Gen Z Homebuyers’ Interest in Diversity Cuts Across Racial & Ethnic Lines

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Patty McNease
Patty@Homes.com

Homes.com Survey Shows Multiracial Support for Diversity as a Social Goal

NORFOLK, VA (October 24, 2019) – Nearly half of future Generation Z homebuyers who plan to buy a home in racially and ethnically diverse neighborhoods are motivated by a belief that diversity is a positive force in society, according to a new Homes.com survey of 1,300+ 18- to 24-year-olds. These opinions are shared almost equally by white, Hispanic, African-American and Asian respondents, suggesting an emerging post-racial mentality. 

When asked to select the two major reasons for preferring to purchase a home in a heterogeneous community, 44% of those who expressed that preference answered that diversity is “good for America” while almost 36% said they were interested in being exposed to other cultures. Just 13% of respondents cited either their own racial or ethnic identity or that of a spouse or partner as a factor in their choice.

 The new survey followed an April Homes.com poll that found 58% of future Gen Z homebuyers prefer a diverse community compared to 12% who prefer a homogeneous neighborhood with people who “look like me.” The followup survey examined the reasons why these young Americans value living in a diverse neighborhood as well as the amenities and house types preferred by this age group.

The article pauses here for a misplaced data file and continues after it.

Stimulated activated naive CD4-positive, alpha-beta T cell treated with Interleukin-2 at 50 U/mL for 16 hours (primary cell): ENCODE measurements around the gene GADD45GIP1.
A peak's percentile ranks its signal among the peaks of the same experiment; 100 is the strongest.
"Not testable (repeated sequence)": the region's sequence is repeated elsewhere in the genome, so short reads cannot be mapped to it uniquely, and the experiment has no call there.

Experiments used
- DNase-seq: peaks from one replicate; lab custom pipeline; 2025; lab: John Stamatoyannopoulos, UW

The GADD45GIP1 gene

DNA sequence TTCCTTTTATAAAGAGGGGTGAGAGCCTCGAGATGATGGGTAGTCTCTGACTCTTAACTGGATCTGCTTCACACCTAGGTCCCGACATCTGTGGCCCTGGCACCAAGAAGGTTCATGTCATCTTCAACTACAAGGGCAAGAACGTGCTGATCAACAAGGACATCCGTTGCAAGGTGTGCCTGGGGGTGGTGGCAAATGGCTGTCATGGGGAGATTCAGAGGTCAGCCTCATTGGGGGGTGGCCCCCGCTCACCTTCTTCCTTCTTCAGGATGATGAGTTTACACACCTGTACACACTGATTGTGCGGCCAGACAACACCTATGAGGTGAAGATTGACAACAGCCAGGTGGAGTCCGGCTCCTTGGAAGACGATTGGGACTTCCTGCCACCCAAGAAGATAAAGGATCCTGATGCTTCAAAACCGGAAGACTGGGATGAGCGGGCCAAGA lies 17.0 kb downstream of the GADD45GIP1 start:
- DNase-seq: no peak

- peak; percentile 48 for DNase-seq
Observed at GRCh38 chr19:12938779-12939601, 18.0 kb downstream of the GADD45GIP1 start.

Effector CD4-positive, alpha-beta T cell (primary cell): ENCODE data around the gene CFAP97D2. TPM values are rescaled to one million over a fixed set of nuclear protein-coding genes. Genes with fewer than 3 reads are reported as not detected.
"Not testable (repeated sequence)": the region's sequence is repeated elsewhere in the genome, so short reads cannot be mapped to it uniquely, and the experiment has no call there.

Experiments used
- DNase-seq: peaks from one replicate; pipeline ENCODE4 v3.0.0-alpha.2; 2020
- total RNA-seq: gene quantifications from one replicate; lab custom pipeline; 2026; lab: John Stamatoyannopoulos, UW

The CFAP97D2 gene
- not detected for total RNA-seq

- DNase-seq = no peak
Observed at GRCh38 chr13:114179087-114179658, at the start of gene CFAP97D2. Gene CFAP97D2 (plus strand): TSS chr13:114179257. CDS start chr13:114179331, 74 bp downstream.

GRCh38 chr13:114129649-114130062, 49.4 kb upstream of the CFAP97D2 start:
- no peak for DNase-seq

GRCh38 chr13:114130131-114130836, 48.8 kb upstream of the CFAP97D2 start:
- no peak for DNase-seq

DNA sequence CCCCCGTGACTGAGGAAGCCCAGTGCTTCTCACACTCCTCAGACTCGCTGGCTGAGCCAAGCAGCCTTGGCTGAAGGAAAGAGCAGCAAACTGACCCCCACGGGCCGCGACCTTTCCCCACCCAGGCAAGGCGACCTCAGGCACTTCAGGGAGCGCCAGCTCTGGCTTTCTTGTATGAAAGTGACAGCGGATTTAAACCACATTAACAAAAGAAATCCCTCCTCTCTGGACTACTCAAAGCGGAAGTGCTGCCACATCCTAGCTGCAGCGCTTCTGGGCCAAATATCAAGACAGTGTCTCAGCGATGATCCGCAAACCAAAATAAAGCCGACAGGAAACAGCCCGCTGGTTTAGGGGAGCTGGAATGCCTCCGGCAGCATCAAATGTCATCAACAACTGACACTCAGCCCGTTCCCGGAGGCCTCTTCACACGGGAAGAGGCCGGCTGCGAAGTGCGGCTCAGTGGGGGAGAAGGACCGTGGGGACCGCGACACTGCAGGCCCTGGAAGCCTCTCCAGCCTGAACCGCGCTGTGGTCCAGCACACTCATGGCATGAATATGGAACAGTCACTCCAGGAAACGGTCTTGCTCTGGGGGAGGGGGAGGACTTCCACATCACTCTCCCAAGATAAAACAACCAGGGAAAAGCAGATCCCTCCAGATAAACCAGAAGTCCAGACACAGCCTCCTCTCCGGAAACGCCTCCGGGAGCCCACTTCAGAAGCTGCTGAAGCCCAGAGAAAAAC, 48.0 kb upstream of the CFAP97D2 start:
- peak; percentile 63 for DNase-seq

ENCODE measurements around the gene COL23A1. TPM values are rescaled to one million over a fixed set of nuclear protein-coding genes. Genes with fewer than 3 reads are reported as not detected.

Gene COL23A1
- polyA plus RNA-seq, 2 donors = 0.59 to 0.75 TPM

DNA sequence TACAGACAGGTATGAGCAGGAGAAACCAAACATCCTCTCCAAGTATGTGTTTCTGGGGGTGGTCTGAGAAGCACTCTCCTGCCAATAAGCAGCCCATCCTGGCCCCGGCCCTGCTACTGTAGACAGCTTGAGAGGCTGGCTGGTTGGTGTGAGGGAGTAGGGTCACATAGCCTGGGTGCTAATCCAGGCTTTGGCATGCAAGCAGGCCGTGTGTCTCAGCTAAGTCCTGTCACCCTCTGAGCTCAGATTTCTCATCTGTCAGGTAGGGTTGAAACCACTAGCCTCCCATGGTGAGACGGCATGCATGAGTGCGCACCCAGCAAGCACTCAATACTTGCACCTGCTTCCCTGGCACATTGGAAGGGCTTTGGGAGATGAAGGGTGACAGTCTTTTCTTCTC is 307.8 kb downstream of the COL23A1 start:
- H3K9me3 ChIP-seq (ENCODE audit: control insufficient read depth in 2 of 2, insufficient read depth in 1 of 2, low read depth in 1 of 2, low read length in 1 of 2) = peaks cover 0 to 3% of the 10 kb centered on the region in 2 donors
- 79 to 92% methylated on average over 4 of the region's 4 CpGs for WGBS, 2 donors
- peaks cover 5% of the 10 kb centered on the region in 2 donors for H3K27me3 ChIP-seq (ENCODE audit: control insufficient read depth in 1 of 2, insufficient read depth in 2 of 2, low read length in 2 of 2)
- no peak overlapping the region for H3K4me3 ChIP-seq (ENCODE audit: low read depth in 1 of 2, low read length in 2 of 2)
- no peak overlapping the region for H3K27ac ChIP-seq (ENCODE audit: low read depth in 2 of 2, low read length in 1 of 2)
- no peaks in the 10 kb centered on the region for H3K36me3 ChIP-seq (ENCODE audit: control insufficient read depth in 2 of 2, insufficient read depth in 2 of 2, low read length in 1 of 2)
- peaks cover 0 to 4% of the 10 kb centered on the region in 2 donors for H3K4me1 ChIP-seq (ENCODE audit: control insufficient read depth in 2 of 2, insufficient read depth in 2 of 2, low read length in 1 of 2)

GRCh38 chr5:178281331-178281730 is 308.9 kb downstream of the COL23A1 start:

“Gen Z homebuyers have more opportunities to live in racially and ethnically diverse neighborhoods than previous generations because of demographic shifts that have occurred over the last few decades,” said David Mele, president of Homes.com. “Both of our surveys indicate that Gen Zers will take full advantage of these opportunities and continue to change the complexion of U.S. neighborhoods, given that they are the largest generation in history to soon become homeowners.”  

Homes.com’s recent survey also found that:

  • Only 33% of Gen Z members grew up in diverse neighborhoods. Nearly 60% of white respondents grew up in homogeneous neighborhoods, while a majority of Hispanic, African-American and Middle Eastern or North African respondents lived in diverse communities as children.
  • 48% of respondents now live in communities with heterogeneous populations, reflecting shifting neighborhood demographics as well as Gen Z relocations during their college and post-college years. This trend will continue to accelerate as Gen Z overtakes millennials to dominate real estate markets. 

In addition, the survey revealed clear Gen Z preferences in home design. For example: 

  • 46% of Gen Z homebuyers prefer single-family homes over townhomes (7%), detached multi-family units (5%) and condominiums (4%). This is unusual for young first-time homebuyers, but it may change if single-family home prices continue to rise over the next few years before the first Gen Zers begin house hunting.
  • Outdoor entertainment space and open interior design topped the list of desired home features, with 54% wanting a backyard area with amenities like a patio and deck and 44% looking for rooms that flow into one another. Both factors surpassed traditional preferences such as a garage (40%) and hardwood floors (34%).
  • Surprisingly, eco-friendly design and smart home systems ranked last in feature preferences at 22% and 17%, respectively, despite increasing industry attention to both, rising environmental concerns, and the comfort level of younger people with technology.

For more information regarding the Homes.com survey, visit http://go.homes/gen-z-homebuying.

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